|War and Peace
Author: Leo Tolstoy
Hard Cover, 1386 pages
Publisher: Random House Publishing Group
This is an imposing work, let’s be honest. Leo Tolstoy is and excellent author, and this book is exemplary. But this will take longer than a couple nights to read, and is not a book that intends to just entertain with a delightful yarn. It is a serious book that intends to shatter our notions about cause and effect and the ability to freely decide the path that is “right”. If you are interested in history, and the art and science of the historian, then this book is absolutely for you.
War and Peace is set in Russia of the early 19th century (~1805-1813), with an epilogue that jumps to 1820. It presents the staccato conflicts between Napoleon and Alexander, respective leaders of their empires – or more to Tolstoy’s point, the unavoidable pendulum swing of whole peoples in the throes of circumstance. In the telling, Tolstoy paints a canvas of relationships and familial responsibility that interplays with the conflict to grip the reader’s heart and mind.
Most of the book is narrative and conversation relating to the details of the story: relating the moods and actions of the numerous love triangles and intrigues of court, describing battles and duels. But Tolstoy attempts to interweave philosophical ruminations on history. These are prolonged essays on the ways historians distort the facts, and the nature of necessity and its relationship to free-will, as well as very thoughtful pondering of the events that made up the Napoleonic era. In fact, the tale itself is meant to point the reader to his thoughts on the subject of cause and effect, and the complete lack of real control held by individuals, especially those who are often praised by the historians as the decision-makers.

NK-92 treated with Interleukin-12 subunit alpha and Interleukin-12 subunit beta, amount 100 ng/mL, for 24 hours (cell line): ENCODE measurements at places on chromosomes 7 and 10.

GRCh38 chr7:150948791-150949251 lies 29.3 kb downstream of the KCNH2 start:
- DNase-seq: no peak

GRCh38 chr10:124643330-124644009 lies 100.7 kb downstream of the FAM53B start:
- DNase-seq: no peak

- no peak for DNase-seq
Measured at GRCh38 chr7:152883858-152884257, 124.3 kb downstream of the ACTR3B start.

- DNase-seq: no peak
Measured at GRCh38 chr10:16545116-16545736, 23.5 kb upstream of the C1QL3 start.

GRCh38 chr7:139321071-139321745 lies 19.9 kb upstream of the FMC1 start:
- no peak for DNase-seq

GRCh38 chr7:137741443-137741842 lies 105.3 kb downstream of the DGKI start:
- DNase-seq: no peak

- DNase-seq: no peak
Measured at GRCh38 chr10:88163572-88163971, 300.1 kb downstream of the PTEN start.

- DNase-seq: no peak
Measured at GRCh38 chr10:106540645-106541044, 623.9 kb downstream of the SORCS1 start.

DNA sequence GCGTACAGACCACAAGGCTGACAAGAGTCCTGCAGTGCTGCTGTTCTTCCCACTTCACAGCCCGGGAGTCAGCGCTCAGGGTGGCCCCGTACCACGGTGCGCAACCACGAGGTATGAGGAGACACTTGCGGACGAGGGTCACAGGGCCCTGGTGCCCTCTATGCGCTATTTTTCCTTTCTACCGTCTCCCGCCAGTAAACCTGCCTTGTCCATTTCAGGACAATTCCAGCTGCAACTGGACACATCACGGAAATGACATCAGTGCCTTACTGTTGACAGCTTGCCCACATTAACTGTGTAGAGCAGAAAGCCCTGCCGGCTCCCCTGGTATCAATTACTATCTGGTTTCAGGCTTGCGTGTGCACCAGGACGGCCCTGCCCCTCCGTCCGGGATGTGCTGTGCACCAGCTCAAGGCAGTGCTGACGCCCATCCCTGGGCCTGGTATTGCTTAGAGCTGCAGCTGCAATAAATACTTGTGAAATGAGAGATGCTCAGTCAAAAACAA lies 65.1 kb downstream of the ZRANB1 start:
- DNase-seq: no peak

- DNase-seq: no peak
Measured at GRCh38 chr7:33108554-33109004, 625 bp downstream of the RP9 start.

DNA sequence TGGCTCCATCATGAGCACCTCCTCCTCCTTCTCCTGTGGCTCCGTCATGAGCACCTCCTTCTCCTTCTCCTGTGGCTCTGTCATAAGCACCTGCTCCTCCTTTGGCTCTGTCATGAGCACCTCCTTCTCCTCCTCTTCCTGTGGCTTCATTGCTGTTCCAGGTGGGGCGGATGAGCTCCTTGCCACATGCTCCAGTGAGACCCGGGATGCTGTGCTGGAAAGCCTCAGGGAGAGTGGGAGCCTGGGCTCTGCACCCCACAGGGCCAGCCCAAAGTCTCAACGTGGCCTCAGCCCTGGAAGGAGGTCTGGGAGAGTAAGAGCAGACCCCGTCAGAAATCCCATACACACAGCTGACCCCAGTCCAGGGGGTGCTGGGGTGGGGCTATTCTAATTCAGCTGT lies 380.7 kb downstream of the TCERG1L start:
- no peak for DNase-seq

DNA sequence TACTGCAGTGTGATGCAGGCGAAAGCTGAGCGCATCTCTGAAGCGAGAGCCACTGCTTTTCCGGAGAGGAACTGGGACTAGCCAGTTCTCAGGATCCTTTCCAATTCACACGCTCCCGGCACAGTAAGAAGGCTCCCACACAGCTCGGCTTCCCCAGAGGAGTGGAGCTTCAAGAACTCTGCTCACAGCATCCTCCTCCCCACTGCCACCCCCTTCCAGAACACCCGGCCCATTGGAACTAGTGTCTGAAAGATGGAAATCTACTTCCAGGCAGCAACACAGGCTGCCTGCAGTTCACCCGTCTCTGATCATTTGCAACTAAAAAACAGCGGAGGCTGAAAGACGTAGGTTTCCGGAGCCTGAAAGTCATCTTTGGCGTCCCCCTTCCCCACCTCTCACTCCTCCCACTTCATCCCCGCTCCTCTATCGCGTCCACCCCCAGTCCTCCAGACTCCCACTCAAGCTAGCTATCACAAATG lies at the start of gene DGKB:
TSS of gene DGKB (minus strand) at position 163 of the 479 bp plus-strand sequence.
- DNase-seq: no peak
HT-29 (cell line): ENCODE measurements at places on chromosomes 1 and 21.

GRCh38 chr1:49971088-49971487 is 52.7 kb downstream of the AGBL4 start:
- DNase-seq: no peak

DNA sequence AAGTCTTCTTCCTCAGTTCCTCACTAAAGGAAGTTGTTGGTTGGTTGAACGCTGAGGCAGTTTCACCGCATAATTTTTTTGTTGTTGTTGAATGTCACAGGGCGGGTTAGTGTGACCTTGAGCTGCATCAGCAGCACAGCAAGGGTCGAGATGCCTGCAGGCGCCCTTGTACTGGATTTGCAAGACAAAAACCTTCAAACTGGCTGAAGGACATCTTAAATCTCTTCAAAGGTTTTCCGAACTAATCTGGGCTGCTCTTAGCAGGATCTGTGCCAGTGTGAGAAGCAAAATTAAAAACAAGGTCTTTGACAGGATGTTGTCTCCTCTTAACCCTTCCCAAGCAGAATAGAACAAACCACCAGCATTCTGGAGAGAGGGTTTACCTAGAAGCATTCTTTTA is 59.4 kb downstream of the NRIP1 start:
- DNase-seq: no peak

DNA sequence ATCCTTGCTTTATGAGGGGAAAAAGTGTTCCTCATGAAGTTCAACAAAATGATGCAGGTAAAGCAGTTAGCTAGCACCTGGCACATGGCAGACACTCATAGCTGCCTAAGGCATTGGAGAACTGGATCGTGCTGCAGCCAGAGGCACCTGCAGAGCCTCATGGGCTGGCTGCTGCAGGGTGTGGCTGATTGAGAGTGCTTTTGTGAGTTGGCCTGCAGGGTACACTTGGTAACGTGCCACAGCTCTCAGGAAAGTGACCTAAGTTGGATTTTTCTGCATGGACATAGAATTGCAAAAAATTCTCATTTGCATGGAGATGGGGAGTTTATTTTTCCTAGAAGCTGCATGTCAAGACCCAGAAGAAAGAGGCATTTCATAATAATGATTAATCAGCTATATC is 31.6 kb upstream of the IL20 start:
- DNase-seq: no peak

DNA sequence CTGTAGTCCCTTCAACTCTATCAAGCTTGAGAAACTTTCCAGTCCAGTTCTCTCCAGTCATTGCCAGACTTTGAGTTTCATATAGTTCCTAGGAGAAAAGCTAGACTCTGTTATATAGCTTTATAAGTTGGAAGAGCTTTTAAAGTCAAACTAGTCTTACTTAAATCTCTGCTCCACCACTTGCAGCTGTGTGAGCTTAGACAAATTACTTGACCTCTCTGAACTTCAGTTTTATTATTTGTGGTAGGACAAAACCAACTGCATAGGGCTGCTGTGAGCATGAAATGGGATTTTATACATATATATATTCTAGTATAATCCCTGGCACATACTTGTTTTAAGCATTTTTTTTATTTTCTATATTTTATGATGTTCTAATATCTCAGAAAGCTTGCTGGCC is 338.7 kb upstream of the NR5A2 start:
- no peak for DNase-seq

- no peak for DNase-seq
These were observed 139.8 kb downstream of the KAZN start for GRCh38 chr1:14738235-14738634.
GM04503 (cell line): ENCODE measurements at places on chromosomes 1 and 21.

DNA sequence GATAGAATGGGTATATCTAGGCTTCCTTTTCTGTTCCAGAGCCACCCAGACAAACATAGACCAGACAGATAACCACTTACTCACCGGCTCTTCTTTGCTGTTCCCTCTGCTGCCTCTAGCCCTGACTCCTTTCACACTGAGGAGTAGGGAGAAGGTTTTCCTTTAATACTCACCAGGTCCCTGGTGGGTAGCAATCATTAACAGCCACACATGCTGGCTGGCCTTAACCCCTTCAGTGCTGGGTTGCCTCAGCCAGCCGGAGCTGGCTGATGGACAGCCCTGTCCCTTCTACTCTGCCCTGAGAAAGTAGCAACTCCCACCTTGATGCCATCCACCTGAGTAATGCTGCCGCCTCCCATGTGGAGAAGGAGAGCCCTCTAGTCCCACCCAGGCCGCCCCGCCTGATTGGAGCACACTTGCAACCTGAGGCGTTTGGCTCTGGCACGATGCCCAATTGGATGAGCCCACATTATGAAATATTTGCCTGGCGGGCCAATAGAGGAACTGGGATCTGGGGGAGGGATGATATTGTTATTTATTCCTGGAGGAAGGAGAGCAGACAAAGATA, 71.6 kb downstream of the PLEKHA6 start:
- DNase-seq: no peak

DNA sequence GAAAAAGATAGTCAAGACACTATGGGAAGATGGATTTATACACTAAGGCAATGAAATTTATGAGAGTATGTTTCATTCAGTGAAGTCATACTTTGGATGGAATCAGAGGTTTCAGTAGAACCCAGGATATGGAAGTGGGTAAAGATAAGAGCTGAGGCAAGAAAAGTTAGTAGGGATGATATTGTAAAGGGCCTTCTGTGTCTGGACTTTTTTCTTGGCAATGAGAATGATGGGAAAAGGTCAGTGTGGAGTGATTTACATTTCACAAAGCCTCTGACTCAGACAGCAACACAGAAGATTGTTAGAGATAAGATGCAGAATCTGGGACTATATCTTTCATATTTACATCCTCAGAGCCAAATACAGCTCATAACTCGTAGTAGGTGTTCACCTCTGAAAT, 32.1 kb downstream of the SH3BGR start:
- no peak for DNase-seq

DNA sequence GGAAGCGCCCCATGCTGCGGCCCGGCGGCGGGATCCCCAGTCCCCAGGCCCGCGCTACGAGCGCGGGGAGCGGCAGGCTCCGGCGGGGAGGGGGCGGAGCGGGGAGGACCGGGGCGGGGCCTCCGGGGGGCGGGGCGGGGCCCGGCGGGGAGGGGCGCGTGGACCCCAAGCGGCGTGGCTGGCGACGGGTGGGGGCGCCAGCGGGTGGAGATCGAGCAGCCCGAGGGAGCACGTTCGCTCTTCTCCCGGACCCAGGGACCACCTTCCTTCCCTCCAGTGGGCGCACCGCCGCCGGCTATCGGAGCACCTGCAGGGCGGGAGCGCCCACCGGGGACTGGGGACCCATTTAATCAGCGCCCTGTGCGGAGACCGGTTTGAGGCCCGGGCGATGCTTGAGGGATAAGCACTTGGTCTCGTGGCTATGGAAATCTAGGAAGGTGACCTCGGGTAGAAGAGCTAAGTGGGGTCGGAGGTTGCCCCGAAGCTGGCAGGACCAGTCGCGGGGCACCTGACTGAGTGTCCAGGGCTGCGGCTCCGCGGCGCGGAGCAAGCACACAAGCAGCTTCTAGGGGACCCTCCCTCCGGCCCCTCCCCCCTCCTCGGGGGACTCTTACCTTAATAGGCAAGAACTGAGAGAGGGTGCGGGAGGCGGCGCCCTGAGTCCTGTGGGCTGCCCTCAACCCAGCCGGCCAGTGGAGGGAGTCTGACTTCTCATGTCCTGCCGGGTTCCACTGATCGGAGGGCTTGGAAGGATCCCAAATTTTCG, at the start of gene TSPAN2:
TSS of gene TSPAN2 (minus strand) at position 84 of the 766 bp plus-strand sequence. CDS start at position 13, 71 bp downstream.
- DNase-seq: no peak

I don’t believe that Tolstoy is completely successful in his attempt to prove that free-will is bound by necessity in a sort of symmetry, a conservation of will. His attempts to show that leaders have little control over the decisions they make are well-written, but anecdotal, and wrongly assume that these singular instances will convince the reader that all leaders and decisions suffer from this same inability to overcome the situation and setting.
Tolstoy is the master of painting characters. In 1400 pages of text one should, I suppose, be able to describe and illuminate a couple characters for a reader. But Tolstoy, in one statement, can present both the outward appearance and the underlying reality – often comparing and contrasting others in the same phrase – with vividness that I have seen in few other authors. In War And Peace, he shows an intimate knowledge of body language and the minutest facial expressions. He recognizes and expresses the import of a wrinkle, a down-turned head, a phrase uttered a moment late.
He is also a master at painting scenery. You can taste the smoke and smell the horses and sweat. You can feel the dew and see the most noble clothing. You can hear the blast of cannons and the smallest sigh. But this, combined with his expressiveness in relating characters’ thoughts and statements is the reason for the incredible length of the book. At times I simply wished he would move along! Then, once I got to the prologue, I saw what speeding up the flow did for Tolstoy. The slow and steady progress of the majority of the book is much better than the choppy and forced character of the prologue.
I would give this book ★★★★☆. But I can’t really imagine reading it more than once.